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Webinar alert! Strategies for Communicating with Special Education Families

Texas, On-DemandCalifornia, 2/29

Adult Transition, Video

Storytelling as a Vehicle for Self-identity and Self-advocacy: a Webinar

  • with Leslie Grover, Ph.D.

    President-Founder of Assisi House, Inc.

    Leslie is the President-Founder of Assisi House, Inc. She is certified in Community Storytelling, Story Exchange Facilitation, and Narrative Medicine. She is a community-based participatory research expert, and she works with communities to conduct research, create actionable research designs, organize around community-identified issues, and create programs. An avid scholar-activist, her work is widely published on issues associated with health disparities, community polarization, and vulnerable populations.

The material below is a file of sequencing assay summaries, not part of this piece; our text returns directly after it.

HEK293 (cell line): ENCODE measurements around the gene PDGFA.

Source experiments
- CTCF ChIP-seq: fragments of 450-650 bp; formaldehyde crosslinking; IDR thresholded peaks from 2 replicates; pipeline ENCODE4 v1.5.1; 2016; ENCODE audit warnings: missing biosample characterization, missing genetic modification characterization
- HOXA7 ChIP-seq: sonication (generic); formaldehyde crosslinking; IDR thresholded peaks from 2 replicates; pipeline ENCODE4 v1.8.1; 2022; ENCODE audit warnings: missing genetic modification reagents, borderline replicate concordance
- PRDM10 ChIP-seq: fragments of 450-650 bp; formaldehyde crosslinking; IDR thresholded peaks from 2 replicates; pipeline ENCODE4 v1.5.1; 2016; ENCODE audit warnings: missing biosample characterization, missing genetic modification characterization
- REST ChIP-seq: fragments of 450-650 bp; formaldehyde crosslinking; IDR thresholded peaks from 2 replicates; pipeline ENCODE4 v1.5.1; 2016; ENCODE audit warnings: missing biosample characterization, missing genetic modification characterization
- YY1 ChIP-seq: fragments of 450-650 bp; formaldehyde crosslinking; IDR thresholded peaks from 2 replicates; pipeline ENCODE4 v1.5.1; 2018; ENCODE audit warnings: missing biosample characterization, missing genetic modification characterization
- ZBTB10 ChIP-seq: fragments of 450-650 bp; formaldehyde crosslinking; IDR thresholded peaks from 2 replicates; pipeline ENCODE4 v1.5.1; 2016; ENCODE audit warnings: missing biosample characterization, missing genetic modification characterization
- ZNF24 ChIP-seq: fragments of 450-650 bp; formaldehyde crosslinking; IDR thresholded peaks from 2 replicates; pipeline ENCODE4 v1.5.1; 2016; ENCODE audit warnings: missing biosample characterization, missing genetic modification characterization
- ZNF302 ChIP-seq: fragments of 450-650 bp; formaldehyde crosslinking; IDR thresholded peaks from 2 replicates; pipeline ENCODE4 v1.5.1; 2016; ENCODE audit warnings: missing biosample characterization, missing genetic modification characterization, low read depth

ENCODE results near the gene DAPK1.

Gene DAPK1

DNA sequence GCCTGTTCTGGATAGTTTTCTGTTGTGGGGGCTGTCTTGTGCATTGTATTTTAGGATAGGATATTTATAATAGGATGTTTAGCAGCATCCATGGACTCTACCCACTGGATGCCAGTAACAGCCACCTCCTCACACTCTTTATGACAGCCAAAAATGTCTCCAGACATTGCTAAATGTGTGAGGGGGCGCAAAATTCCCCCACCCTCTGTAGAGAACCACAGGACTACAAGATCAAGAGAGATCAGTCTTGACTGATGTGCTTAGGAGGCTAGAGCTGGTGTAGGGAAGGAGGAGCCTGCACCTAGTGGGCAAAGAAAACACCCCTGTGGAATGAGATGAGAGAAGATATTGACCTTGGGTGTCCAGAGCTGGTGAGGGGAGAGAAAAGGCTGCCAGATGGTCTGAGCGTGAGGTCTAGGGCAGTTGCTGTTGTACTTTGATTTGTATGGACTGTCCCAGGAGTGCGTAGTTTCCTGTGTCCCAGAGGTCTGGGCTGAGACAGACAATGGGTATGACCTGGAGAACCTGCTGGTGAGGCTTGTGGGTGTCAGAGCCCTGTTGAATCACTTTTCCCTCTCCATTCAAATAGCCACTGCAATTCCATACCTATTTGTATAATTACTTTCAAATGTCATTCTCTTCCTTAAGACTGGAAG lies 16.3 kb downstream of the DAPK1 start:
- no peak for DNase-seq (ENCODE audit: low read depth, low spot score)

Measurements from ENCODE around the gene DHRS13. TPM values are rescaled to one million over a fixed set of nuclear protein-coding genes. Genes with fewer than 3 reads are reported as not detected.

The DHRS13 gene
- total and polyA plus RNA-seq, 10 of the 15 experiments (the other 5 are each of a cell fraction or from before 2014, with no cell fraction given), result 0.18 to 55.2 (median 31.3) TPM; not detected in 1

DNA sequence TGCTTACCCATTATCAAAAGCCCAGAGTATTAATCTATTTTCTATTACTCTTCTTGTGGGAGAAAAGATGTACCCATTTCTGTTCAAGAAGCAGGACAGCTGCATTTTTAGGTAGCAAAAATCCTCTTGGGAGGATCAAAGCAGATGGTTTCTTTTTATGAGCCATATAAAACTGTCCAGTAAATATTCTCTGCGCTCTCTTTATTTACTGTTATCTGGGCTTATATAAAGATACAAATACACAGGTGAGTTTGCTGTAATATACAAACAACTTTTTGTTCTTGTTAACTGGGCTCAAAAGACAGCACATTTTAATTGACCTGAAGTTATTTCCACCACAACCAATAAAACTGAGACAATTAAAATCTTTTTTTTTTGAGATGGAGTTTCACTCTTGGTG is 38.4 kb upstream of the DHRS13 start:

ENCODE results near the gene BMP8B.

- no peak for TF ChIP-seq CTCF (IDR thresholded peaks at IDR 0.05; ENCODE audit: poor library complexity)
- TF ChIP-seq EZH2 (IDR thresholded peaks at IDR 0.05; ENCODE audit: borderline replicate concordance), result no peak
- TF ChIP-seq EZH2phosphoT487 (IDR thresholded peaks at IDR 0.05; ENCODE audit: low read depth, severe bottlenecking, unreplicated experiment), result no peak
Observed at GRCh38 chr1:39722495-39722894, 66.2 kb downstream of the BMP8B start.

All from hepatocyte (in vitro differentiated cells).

Profile Photo of Dr. Leslie Grover.
  • Learn about Assisi House’s innovative program to use storytelling as a way to help young adults with disabilities articulate who they are and advocate for their own needs. We will share tips to help families and teens work together to tell their “stories” and gain a better knowledge of themselves.

    Watch Webinar Video: